5. Gene Expression

How Is Gene Expression Increased or Decreased in Response to Environmental Change?

In prokaryotes, regulatory proteins are often controlled by nutrient availability. This allows organisms such as bacteria to rapidly adjust their transcription patterns in response to environmental conditions. In addition, regulatory sites on prokaryotic DNA are typically located close to transcription promoter sites — and this plays an important part in gene expression.

A three-part schematic shows how a repressor protein can inhibit transcription by preventing RNA polymerase from binding DNA. Part 1 shows the layout of a linear region of DNA. The operator is represented by colored shading on the DNA molecule and spans three nucleotides. The site of transcription is shaded a different color, and an arrow points from left to right above the shading to show the direction transcription proceeds. Part 2 shows the positions of an inactive repressor protein and RNA polymerase relative to a DNA molecule when transcription is occurring. Part 3 shows the positions of an active repressor protein and RNA polymerase in relation to a DNA molecule when transcription is repressed.
Transcription repression near the promoter region.

Molecules can interfere with RNA polymerase binding. An inactive repressor protein (blue) can become activated by another molecule (red circle). This active repressor can bind to a region near the promoter called an operator (yellow) and thus interfere with RNA polymerase binding to the promoter, effectively preventing transcription.

For an example of how this works, imagine a bacterium with a surplus of amino acids that signal the turning “on” of some genes and the turning “off” of others. In this particular example, cells might want to turn “on” genes for proteins that metabolize amino acids and turn “off” genes for proteins that synthesize amino acids. Some of these amino acids would bind to positive regulatory proteins called activators. Activator proteins bind to regulatory sites on DNA nearby to promoter regions that act as on/off switches. This binding facilitates RNA polymerase activity and transcription of nearby genes. At the same time, however, other amino acids would bind to negative regulatory proteins called repressors, which in turn bind to regulatory sites in the DNA that effectively block RNA polymerase binding (Figure 3).

The control of gene expression in eukaryotes is more complex than that in prokaryotes. In general, a greater number of regulatory proteins are involved, and regulatory binding sites may be located quite far from transcription promoter sites. Also, eukaryotic gene expression is usually regulated by a combination of several regulatory proteins acting together, which allows for greater flexibility in the control of gene expression.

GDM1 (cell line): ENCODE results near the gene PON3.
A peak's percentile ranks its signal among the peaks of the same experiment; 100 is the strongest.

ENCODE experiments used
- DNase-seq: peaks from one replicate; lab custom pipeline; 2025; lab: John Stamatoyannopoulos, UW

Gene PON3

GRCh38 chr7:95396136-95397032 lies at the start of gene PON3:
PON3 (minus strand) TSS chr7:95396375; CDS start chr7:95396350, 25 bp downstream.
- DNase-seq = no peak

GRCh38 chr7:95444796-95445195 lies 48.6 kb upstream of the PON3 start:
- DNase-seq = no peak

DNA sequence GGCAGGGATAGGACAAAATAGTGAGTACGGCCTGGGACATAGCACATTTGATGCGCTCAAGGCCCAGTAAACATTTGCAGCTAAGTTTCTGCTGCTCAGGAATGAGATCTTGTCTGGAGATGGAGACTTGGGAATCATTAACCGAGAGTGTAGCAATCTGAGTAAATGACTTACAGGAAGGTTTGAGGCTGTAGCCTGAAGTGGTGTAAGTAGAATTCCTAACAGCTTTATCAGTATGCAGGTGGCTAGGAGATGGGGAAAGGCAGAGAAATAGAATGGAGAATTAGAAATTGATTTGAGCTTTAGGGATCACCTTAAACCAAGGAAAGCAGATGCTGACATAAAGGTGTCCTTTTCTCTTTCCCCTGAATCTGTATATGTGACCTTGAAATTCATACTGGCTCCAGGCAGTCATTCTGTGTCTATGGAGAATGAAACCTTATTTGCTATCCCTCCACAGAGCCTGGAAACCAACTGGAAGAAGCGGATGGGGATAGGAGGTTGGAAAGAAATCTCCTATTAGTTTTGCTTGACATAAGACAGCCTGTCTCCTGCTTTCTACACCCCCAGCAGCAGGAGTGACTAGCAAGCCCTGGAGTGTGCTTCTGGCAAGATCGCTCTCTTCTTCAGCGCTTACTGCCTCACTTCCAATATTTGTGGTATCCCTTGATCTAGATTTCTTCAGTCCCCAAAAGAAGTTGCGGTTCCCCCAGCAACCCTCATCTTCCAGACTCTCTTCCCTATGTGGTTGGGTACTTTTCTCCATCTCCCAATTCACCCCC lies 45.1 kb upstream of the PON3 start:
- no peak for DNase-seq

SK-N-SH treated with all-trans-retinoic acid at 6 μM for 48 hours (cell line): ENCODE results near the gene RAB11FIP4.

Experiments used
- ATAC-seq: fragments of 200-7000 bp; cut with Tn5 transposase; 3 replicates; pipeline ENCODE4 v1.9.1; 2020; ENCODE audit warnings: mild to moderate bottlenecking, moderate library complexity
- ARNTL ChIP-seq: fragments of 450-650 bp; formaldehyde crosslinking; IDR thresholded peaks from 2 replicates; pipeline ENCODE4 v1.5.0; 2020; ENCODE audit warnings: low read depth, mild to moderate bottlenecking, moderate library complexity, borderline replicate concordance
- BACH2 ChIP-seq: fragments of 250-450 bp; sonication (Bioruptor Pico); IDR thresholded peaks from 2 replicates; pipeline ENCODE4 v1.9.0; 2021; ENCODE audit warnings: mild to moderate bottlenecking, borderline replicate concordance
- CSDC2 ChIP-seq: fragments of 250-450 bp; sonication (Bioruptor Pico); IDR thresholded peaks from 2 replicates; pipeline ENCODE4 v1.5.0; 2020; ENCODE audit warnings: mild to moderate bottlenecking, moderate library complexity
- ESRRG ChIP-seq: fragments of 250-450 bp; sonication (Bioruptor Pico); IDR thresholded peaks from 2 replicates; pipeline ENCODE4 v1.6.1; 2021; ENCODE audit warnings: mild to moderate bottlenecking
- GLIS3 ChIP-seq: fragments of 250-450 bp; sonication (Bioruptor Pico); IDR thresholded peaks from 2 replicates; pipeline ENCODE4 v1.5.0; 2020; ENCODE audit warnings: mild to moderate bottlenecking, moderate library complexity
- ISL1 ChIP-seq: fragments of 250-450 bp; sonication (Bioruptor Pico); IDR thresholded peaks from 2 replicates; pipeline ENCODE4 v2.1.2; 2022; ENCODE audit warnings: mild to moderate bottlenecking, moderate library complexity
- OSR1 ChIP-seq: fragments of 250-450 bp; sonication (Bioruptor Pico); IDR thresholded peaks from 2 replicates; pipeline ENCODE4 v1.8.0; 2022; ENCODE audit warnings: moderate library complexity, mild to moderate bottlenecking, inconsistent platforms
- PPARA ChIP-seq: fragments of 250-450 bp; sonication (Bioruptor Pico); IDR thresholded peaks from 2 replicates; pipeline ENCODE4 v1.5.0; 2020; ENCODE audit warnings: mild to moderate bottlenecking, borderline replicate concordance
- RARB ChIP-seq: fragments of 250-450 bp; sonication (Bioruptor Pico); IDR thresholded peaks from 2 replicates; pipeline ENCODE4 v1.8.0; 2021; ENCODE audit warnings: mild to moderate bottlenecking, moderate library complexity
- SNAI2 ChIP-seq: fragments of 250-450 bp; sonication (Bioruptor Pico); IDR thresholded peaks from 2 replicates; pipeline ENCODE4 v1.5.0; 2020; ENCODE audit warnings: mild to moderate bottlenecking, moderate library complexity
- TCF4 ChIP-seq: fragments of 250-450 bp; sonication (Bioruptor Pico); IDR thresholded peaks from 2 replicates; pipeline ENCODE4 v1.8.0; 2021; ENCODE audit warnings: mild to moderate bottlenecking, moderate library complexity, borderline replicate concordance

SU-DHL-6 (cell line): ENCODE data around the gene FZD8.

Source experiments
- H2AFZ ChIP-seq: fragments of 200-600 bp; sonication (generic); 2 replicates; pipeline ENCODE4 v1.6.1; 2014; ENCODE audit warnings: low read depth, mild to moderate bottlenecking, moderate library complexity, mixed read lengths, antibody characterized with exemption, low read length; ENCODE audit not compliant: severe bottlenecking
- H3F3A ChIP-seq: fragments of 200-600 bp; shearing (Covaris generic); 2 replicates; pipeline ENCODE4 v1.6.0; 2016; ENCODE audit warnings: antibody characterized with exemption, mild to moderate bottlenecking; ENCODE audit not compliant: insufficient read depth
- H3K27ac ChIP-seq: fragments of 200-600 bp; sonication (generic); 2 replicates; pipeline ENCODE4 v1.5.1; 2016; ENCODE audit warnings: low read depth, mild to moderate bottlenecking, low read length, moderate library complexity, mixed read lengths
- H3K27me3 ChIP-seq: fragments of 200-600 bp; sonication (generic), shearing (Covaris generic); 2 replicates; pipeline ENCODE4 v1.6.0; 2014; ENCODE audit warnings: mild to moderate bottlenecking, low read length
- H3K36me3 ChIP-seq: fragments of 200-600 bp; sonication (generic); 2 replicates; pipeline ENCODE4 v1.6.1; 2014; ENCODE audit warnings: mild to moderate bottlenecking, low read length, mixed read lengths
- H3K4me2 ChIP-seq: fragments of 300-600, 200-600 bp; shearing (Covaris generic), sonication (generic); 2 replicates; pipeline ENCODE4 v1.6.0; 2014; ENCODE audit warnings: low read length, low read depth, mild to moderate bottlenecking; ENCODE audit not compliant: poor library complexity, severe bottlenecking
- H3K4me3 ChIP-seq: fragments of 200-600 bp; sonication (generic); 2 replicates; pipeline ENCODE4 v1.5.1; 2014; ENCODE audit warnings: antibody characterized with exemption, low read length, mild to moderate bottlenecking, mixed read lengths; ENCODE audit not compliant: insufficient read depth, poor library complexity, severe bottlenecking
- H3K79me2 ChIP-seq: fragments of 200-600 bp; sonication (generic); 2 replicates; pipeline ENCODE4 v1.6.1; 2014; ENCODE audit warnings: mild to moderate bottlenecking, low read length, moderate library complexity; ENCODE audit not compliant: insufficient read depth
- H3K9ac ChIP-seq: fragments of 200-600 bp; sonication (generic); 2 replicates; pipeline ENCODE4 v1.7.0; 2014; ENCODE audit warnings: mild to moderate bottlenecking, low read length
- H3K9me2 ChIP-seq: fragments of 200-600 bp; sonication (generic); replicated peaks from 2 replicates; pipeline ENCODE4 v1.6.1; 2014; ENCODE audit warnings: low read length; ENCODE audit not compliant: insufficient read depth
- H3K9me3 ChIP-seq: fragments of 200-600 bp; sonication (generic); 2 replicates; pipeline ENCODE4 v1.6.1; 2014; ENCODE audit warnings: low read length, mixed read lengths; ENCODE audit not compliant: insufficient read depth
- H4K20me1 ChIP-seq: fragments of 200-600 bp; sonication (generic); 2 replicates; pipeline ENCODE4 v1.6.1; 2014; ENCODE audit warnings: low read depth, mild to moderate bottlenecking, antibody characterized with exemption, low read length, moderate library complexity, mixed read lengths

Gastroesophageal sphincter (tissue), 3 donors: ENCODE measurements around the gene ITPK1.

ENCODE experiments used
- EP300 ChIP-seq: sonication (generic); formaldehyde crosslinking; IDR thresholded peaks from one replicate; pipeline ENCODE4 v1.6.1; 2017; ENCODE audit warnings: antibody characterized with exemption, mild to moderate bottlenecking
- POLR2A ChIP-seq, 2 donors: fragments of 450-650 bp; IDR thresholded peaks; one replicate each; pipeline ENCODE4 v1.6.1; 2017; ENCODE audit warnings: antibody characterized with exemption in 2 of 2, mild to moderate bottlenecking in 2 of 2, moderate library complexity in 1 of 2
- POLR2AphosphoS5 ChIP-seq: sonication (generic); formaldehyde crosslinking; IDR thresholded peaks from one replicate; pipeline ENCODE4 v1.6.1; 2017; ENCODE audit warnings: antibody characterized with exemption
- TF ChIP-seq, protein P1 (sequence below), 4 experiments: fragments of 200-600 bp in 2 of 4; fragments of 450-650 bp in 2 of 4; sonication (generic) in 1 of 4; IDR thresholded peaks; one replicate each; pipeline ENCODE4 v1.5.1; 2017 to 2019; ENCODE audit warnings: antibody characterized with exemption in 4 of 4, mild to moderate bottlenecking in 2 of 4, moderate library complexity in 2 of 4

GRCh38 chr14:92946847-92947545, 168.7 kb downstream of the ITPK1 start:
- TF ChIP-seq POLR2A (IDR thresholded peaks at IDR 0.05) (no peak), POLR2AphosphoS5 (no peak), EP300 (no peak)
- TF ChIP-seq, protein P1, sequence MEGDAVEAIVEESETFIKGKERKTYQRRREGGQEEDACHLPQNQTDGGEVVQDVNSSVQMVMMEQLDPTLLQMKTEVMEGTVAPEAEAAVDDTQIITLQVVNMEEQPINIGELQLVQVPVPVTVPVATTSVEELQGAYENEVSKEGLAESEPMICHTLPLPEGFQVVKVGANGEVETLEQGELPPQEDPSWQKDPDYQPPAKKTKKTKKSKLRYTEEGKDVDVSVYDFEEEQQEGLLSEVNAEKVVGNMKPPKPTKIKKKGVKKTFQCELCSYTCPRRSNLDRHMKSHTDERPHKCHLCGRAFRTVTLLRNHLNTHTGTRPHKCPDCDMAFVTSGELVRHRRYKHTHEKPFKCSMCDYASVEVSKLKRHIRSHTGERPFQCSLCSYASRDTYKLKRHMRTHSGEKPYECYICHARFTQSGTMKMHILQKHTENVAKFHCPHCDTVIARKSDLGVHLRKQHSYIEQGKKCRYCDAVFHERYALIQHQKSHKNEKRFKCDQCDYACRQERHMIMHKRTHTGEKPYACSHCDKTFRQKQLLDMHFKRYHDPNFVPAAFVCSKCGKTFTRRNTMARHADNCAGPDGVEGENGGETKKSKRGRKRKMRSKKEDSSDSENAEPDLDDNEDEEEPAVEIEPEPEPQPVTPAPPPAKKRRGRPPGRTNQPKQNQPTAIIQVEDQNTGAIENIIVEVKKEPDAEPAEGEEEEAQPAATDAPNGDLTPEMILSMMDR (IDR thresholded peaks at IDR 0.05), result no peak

A schematic shows three transcriptional regulator proteins on a DNA molecule. The DNA molecule is folded in on itself to form loops and each regulator protein is bound to the apex of a DNA loop and interacting with a single mediator protein bound to RNA polymerase. RNA polymerase is in turn bound to a region of DNA between the promoter sequence and the site of transcription.
 The complexity of multiple regulators

Transcriptional regulators can each have a different role. Combinations of one, two, or three regulators (blue, green, and yellow shapes) can affect transcription in different ways by differentially affecting a mediator complex (orange), which is also composed of proteins. The effect is that the same gene can be transcribed in multiple ways, depending on the combination, presence, or absence of various transcriptional regulator proteins.

As previously mentioned, enhancer sequences are DNA sequences that are bound by an activator protein, and they can be located thousands of base pairs away from a promoter, either upstream or downstream from a gene. Activator protein binding is thought to cause DNA to loop out, bringing the activator protein into physical proximity with RNA polymerase and the other proteins in the complex that promote the initiation of transcription (Figure 4).

Different cell types express characteristic sets of transcriptional regulators. In fact, as multicellular organisms develop, different sets of cells within these organisms turn specific combinations of regulators on and off. Such developmental patterns are responsible for the variety of cell types present in the mature organism.

Transcriptional regulators can determine cell types

The wide variety of cell types in a single organism can depend on different transcription factor activity in each cell type. Different transcription factors can turn on at different times during successive generations of cells. As cells mature and go through different stages (arrows), transcription factors (colored balls) can act on gene expression and change the cell in different ways. This change affects the next generation of cells derived from that cell. In subsequent generations, it is the combination of different transcription factors that can ultimately determine cell type.


To live, cells must be able to respond to changes in their environment. Regulation of the two main steps of protein production — transcription and translation — is critical to this adaptability. Cells can control which genes get transcribed and which transcripts get translated; further, they can biochemically process transcripts and proteins in order to affect their activity. Regulation of transcription and translation occurs in both prokaryotes and eukaryotes, but it is far more complex in eukaryotes.

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